- Rocket Watts, (6’0” guard). Rocket joined Michigan State as a highly-rated guard, with great expectations. Known for his ball-handling, scoring instincts, quick first step, and professed interest in becoming a tough-nosed defender, Rocket was expected to play alongside Cassius Winston as a freshman before taking over point guard duties later in his career as he likely needed to at least demonstrate the ability to lead a team to boost his NBA-stock.
His freshman season got off to a rocky start and it became apparent that Rocket had a lower-leg injury, which ended up keeping him out of the line-up for a few games. Once Rocket returned, he got increasingly comfortable in conference play to the point where, down the stretch of the regular season he looked absolutely primed for a starring turn in March and beyond. The abrupt end to the season denied Spartan fans what would have likely been a deep tournament run, and denied Watts the chance to further cement his confidence and place in the team. Heading into the summer the staff and Rocket agreed to shift him to the point with the expectation that while he might struggle somewhat to adjust to the positional demands that he could still provide the improved scoring efficiency and stout defense that he showcased in the closing stages of his freshman campaign.
Unfortunately, for all parties, Watts struggled tremendously this season, particularly on the defensive end. His scoring game sputtered somewhat, he played hesitantly on the offensive end, and he failed to get the team into sets or to really facilitate the offense despite finding his teammates for a decent number of assists in most outings. Rocket’s defensive struggles hurt most of all; as the staff struggled to justify playing him consistent minutes, they turned to Foster Loyer and A.J. Hoggard alternatively, neither of whom were up to the task sufficiently. Ultimately, Izzo and the staff decided to roll with Watts, and it just never quite clicked. Despite the frustrations of the season, Rocket’s talent remains undeniable: he helped solidify huge wins at Duke, versus Detroit, versus Rutgers, versus Illinois, and saved his best for last — a dominant inspirational performance against Michigan to secure Michigan State’s 23rd consecutive trip to the NCAA tournament.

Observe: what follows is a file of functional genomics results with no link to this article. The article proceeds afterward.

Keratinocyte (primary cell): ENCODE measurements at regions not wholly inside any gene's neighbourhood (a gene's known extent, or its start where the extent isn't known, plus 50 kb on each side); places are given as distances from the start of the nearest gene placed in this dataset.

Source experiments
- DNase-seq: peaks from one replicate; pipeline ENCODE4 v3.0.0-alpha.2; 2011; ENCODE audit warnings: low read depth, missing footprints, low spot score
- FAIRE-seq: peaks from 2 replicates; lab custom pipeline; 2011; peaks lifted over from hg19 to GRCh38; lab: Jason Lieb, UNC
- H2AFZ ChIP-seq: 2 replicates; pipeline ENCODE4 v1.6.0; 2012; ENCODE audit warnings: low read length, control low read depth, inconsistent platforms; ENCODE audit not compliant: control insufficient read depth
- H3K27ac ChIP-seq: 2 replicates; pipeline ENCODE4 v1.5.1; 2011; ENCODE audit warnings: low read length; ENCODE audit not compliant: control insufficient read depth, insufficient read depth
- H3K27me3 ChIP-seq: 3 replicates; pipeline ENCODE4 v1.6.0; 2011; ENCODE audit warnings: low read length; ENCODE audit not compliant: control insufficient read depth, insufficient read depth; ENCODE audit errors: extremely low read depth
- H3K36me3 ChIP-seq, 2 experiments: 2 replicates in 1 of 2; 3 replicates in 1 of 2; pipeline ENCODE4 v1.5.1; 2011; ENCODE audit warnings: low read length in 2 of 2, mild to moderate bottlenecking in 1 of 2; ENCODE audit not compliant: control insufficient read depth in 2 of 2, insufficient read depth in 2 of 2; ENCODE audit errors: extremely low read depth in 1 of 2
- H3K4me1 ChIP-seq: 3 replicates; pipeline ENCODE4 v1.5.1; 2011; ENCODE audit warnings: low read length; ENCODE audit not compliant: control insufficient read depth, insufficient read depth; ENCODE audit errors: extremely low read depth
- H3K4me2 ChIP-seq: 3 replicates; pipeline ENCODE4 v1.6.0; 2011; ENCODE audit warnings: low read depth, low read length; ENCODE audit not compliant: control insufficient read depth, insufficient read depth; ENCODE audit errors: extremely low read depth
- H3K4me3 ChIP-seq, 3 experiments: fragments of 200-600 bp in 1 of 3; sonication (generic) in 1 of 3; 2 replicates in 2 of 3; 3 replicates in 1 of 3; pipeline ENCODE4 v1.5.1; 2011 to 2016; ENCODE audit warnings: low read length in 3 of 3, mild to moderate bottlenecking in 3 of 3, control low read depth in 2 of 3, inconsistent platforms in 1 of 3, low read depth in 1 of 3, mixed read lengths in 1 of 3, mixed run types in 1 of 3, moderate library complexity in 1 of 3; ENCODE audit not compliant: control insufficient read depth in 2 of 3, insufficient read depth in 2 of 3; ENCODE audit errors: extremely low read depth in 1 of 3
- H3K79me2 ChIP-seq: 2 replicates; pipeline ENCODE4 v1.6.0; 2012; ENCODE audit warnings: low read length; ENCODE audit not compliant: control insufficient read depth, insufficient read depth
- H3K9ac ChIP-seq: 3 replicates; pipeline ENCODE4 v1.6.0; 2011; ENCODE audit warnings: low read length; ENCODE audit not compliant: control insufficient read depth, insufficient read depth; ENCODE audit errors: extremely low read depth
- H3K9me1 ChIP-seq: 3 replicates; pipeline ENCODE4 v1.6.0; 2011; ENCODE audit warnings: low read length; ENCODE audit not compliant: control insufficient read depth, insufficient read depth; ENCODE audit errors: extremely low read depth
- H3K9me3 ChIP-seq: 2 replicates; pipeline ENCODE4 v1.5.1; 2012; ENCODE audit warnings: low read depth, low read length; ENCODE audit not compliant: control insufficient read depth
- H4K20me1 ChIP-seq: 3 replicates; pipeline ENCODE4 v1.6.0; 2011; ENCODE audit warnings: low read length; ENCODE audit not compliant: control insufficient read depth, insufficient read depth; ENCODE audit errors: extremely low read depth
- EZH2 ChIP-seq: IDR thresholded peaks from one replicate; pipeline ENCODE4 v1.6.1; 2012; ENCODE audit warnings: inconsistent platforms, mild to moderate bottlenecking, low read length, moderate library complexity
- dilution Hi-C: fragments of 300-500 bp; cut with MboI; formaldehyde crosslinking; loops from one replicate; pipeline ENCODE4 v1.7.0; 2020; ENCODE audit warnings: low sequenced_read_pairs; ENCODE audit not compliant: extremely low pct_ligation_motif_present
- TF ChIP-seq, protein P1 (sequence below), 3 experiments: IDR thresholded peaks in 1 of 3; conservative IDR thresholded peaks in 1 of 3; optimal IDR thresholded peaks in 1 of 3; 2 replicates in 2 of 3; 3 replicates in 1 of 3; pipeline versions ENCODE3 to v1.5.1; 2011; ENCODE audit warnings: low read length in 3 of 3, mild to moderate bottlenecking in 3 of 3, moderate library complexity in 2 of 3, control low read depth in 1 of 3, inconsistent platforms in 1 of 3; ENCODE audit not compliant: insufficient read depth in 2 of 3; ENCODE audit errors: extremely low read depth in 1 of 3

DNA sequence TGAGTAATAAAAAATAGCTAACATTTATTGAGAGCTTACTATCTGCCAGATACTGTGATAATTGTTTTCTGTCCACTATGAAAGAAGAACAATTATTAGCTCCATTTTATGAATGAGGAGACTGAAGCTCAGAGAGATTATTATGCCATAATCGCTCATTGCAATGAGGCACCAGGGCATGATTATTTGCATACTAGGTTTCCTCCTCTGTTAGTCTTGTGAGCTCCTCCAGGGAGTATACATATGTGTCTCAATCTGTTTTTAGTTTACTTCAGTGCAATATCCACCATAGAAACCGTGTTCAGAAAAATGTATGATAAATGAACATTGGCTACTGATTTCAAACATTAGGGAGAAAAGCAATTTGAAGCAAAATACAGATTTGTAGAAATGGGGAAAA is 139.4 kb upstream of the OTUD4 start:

Over his two seasons, Rocket averaged 8.4 points, 2.0 rebounds, and 2.2 assists per game.
It is sad to consider the likely departure of Watts from the program, but it is apparent that he feels he needs a “reset” on his college career. Rocket always cared, he always tried his best, and he always wanted to win; it is a shame that he never quite got on track this year, but it is also clear that he has the tools and desire to be successful. This is a clear case of a transfer likely being in the best interest of both parties, and I know that the Michigan State community, the staff, and his teammates will wish Rocket, a Spartan for life, nothing but the best in his future endeavors. Rocket will always be a Spartan!